Modification of the glycosylation of extracellular vesicles alters their biodistribution in mice
Extracellular vesicles (EVs) are considered sophisticated vehicles for cell-to-cell communication, thanks to the possibility of handling a variable cargo in a shell with multiple types of decoders. Surface glycosylation of EVs is a method that could be used to control their interaction with different cells and, consequently, the biodistribution of the vesicles in the body. Herein, we produced EVs derived from mouse liver proliferative cells, and we treated them with neuraminidase, an enzyme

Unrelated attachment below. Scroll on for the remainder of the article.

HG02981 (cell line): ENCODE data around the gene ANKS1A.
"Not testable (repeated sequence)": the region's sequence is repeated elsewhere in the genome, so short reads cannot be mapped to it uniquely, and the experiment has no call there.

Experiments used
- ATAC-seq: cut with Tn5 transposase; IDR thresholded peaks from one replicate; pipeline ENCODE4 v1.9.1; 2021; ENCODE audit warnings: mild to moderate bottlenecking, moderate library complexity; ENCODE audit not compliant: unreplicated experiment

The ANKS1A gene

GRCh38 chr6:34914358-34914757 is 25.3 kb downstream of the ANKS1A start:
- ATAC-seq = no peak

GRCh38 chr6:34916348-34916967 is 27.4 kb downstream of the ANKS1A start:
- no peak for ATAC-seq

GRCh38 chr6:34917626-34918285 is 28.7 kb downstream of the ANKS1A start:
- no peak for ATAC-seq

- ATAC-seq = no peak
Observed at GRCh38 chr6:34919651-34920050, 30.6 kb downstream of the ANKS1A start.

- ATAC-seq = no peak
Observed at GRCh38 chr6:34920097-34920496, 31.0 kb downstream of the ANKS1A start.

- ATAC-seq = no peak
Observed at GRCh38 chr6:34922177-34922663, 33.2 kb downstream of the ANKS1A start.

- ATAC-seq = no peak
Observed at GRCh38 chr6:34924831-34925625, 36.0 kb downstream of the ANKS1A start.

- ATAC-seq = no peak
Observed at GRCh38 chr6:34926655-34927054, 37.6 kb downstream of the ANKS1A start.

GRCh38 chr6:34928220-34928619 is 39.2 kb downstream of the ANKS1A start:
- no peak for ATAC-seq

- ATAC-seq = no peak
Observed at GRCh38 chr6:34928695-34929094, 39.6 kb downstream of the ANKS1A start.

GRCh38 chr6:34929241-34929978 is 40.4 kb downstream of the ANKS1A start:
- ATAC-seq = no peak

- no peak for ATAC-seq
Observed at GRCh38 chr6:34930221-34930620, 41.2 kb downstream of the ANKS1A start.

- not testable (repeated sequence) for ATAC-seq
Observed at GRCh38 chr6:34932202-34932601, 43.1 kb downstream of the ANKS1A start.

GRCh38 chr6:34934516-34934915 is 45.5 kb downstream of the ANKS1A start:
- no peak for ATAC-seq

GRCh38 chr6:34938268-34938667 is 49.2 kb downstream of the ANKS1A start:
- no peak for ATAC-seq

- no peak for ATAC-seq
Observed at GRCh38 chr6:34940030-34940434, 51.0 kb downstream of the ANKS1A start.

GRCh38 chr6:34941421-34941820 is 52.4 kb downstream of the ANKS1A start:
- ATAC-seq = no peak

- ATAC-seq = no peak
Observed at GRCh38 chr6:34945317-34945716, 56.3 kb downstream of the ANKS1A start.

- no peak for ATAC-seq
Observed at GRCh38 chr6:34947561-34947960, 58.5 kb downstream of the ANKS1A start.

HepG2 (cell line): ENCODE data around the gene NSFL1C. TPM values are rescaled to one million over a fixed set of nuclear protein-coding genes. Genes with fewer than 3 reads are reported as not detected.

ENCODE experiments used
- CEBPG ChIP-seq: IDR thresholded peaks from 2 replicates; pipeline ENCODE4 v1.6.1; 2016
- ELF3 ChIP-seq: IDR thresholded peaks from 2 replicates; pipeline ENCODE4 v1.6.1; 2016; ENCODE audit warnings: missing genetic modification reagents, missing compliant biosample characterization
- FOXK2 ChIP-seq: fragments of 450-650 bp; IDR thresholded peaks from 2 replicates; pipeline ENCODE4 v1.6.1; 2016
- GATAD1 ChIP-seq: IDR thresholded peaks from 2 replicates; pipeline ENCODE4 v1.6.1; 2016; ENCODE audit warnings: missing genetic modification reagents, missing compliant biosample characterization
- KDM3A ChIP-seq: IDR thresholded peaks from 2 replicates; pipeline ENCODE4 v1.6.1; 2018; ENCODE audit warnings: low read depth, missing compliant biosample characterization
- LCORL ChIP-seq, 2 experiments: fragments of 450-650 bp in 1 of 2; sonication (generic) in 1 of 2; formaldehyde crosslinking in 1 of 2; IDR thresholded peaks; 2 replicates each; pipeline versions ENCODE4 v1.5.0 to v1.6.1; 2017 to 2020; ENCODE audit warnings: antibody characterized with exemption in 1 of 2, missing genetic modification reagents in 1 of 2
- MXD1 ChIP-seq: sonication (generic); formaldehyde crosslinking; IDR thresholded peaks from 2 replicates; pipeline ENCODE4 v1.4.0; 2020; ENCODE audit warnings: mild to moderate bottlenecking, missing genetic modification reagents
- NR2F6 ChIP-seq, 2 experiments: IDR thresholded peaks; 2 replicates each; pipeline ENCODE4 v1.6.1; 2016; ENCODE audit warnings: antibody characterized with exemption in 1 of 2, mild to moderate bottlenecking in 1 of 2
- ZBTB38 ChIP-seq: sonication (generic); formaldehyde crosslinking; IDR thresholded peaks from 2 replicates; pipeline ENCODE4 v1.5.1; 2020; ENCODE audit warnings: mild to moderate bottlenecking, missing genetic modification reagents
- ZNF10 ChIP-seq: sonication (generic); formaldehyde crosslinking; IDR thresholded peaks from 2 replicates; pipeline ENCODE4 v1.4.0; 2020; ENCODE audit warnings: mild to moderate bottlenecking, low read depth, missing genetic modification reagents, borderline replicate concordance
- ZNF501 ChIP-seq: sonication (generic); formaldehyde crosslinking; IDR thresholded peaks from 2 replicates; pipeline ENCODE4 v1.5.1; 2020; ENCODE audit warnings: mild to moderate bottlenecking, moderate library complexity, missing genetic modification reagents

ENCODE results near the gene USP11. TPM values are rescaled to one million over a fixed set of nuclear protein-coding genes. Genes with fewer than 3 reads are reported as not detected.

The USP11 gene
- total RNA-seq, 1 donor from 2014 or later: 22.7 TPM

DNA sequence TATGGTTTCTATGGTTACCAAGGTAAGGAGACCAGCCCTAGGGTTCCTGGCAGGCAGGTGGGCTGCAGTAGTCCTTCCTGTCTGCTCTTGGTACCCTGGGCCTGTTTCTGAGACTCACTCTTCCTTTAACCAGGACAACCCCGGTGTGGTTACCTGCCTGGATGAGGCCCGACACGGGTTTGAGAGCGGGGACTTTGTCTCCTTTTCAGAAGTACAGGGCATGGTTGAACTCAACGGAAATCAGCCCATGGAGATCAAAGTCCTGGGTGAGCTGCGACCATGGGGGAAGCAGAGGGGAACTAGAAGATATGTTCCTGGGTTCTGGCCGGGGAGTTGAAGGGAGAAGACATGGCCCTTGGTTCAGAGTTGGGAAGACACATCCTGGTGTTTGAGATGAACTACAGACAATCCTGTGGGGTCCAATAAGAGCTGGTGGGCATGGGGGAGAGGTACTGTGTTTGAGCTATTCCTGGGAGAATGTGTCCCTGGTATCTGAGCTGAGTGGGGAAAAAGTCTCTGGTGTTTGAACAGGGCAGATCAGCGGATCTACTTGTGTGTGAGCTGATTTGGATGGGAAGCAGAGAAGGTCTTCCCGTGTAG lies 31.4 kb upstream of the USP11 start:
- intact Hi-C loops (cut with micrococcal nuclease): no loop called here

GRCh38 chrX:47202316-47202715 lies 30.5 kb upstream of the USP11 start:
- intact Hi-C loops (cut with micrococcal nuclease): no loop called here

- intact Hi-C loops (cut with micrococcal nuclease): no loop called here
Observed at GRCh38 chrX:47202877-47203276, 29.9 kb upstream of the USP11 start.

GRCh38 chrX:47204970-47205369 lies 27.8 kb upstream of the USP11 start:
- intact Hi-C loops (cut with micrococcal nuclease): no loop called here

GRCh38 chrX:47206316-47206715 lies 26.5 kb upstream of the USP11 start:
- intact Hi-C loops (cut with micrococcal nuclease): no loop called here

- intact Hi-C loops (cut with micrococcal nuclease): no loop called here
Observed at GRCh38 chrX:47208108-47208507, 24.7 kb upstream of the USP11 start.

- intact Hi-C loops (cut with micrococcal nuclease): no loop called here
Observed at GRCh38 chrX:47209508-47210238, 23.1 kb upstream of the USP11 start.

... dase, an enzyme that digests the terminal sialic acid residues from glycoproteins. Afterwards, we labeled the EVs directly with [124I]Na and injected them in mice intravenously or into the hock. The amount of radioactivity in major organs was measured at different time points after administration both in vivo using positron emission tomography and ex vivo (after animal sacrifice) using dissection and gamma counting. The results showed that intravenous injection leads to the rapid accumulation of EVs in the liver. Moreover, after some hours the distribution led to the presence of EVs in different organs including the brain. Glycosidase treatment induced an accumulation in the lungs, compared with the intact EVs. Furthermore, when the EVs were injected through the hock, the neuraminidase-treated vesicles distributed better at the axillary lymph nodes than the untreated EVs. This result shows that modification of the glycosylated complexes on the EV surface can affect the distribution of these vesicles, and specifically removing the sialic acid residues allows more EVs to reach and accumulate at the lungs.